The Australian Government appears to be on a collision course with the United Nations Educational, Scientific and Cultural Organisation (Unesco) after telling the global body that it will strongly oppose a draft World Heritage Committee recommendation that the Great Barrier Reef be singled out for ‘in danger’ listing.
In an overnight call to the Director General of Unesco, Audrey Azoulay, Australia’s environment minister Sussan Ley and foreign minister Marise Payne cited what they called “Australia’s world-leading reef management and its $3-billion investment in reef protection”.
Australian officials have apparently been stunned by a backflip on previous assurances from UN officials that the Reef would not face such a recommendation prior to the Unesco World Heritage Committee meeting hosted by China in July.
They say they are concerned about a deviation from normal process in assessing World Heritage Property Conservation status.
Decision appears to have been based on a desktop review
Minister Ley said that the draft decision had been made on the basis of a desktop review with insufficient first-hand appreciation of the outstanding science-based strategies being jointly funded by the Commonwealth and Queensland Governments.
“The Great Barrier Reef is the best-managed reef in the world and this draft recommendation has been made without examining the Reef first hand, and without the latest information,” Ley noted.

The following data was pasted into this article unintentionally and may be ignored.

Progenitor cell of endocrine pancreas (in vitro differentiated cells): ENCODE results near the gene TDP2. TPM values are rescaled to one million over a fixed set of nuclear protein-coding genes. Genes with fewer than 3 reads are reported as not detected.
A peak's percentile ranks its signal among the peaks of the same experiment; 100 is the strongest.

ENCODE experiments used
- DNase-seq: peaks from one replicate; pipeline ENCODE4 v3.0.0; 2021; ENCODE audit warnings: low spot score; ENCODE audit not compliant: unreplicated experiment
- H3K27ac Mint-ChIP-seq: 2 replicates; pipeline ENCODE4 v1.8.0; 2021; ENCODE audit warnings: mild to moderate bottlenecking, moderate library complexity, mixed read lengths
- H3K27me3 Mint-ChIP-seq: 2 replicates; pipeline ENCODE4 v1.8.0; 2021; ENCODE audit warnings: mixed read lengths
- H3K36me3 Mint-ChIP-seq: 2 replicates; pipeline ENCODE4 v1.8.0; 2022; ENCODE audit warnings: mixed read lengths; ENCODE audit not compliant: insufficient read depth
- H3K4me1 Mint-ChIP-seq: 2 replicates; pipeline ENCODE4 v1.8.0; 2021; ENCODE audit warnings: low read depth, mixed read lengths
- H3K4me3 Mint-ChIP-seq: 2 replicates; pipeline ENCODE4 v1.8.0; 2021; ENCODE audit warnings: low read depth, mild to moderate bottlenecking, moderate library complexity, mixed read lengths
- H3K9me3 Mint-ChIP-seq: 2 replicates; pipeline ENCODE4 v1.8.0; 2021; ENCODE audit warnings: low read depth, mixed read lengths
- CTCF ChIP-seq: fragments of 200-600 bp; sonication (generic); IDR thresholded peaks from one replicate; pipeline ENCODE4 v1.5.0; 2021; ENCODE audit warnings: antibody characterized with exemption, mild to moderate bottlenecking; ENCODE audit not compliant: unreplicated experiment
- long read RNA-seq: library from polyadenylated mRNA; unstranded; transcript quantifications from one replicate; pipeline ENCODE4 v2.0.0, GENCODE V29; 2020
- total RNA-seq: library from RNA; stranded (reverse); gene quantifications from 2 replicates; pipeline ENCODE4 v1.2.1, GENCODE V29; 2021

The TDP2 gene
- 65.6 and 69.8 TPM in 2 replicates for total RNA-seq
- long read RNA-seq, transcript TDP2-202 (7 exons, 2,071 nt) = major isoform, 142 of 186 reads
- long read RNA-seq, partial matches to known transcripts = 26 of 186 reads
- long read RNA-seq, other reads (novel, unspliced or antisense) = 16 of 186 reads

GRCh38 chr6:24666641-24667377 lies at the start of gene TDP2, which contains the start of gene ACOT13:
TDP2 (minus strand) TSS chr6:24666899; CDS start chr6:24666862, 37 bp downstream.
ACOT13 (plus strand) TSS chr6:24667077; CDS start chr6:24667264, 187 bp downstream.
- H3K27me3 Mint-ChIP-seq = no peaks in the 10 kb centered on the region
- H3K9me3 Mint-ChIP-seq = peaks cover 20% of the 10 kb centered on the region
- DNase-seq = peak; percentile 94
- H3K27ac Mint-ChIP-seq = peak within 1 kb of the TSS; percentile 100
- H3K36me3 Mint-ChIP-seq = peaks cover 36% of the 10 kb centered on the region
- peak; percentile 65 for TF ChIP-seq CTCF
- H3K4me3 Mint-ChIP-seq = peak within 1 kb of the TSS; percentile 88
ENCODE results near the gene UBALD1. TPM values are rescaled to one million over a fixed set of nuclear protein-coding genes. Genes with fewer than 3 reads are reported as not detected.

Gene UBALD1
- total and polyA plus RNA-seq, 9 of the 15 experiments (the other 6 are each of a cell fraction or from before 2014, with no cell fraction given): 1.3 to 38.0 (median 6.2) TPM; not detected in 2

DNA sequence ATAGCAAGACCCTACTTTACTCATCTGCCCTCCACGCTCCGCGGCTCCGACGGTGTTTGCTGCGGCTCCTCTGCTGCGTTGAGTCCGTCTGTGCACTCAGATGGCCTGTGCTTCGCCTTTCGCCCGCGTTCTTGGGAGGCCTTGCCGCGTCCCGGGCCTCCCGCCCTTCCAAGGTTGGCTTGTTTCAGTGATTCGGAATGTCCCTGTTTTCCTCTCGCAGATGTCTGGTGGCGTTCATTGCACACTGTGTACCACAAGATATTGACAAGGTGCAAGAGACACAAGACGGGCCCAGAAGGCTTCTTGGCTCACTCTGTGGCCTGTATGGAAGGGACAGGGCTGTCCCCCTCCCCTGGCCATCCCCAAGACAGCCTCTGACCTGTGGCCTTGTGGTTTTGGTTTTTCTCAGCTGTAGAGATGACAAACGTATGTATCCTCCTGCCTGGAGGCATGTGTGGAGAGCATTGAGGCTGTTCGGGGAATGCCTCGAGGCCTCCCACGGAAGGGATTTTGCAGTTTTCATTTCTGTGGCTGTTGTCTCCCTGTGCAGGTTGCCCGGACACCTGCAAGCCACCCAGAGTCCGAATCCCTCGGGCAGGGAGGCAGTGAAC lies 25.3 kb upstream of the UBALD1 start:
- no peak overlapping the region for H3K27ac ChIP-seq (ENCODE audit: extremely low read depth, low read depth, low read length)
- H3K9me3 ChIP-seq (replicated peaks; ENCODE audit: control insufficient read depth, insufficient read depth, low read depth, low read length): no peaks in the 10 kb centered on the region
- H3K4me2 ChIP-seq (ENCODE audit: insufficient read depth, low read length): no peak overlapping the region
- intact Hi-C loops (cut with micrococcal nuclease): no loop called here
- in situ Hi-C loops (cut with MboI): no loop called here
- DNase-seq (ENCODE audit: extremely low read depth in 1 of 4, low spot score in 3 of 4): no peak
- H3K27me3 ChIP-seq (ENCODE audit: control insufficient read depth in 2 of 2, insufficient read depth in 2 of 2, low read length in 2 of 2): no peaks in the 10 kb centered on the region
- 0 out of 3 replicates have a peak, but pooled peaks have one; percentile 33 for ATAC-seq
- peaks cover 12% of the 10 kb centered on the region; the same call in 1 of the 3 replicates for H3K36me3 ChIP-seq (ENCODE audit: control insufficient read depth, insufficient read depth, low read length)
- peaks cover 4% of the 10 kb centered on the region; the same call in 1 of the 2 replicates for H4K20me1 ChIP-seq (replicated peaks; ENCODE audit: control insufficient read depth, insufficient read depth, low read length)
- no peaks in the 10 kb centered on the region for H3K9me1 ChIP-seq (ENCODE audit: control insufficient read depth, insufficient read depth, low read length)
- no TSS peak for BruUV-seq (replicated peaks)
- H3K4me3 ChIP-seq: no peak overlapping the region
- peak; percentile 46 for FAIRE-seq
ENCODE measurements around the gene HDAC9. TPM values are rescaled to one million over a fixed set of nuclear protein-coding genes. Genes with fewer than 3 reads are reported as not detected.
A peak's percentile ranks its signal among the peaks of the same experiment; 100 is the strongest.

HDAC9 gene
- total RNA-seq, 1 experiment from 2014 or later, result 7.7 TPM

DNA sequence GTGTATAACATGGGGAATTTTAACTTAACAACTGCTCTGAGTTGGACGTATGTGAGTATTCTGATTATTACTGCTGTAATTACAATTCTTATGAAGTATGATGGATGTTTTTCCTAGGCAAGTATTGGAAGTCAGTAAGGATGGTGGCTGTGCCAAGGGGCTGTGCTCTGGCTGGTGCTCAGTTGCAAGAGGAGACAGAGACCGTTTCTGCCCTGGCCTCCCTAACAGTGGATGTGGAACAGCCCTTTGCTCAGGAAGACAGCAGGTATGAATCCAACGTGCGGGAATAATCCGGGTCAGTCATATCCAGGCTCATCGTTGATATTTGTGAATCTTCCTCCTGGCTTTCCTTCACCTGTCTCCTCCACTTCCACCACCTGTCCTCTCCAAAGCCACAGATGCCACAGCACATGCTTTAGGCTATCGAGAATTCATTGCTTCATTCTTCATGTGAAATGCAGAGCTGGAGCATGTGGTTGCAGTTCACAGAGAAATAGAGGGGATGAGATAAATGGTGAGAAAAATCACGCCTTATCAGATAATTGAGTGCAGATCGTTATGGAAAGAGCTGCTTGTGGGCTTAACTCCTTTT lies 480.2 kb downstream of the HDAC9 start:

She said Australia had expressed its dissatisfaction with the process that is being followed by Unesco and made it clear it would contest what was a flawed approach that had been taken without adequate consultation.
“This sends a poor signal to those nations who are not making the investments in reef protection that we are making,” Ley noted.
“If it is being proposed on the basis of the very real threat of global climate change, then there are any number of international World Heritage Sites that should be subject to the same process.
‘Best-managed reef in the world’ should not be singled out
“I agree that global climate change is the single biggest threat to the world’s reefs, but it is wrong, in our view, to single out the best-managed reef in the world for an ‘in danger’ listing.
“When a previous endangered listing was first foreshadowed under Labor in 2012, the Coalition drove the internationally renowned Reef 2050 plan to remove that threat, and that plan continues to set the benchmark in reef management.”
Earlier this month, Australian-based marine conservationists welcomed the announcement from the Queensland government that it will expand the Renewable Energy Fund from $500-million to $2-billion to support the growth of manufacturing powered by publicly-owned renewable energy.
“This is great news for our Great Barrier Reef. Unlocking clean renewable energy and storage is key to tackling climate change, [which is] our Reef’s greatest threat,” David Cazzulino of the Australian Marine Conservation Society said at the time.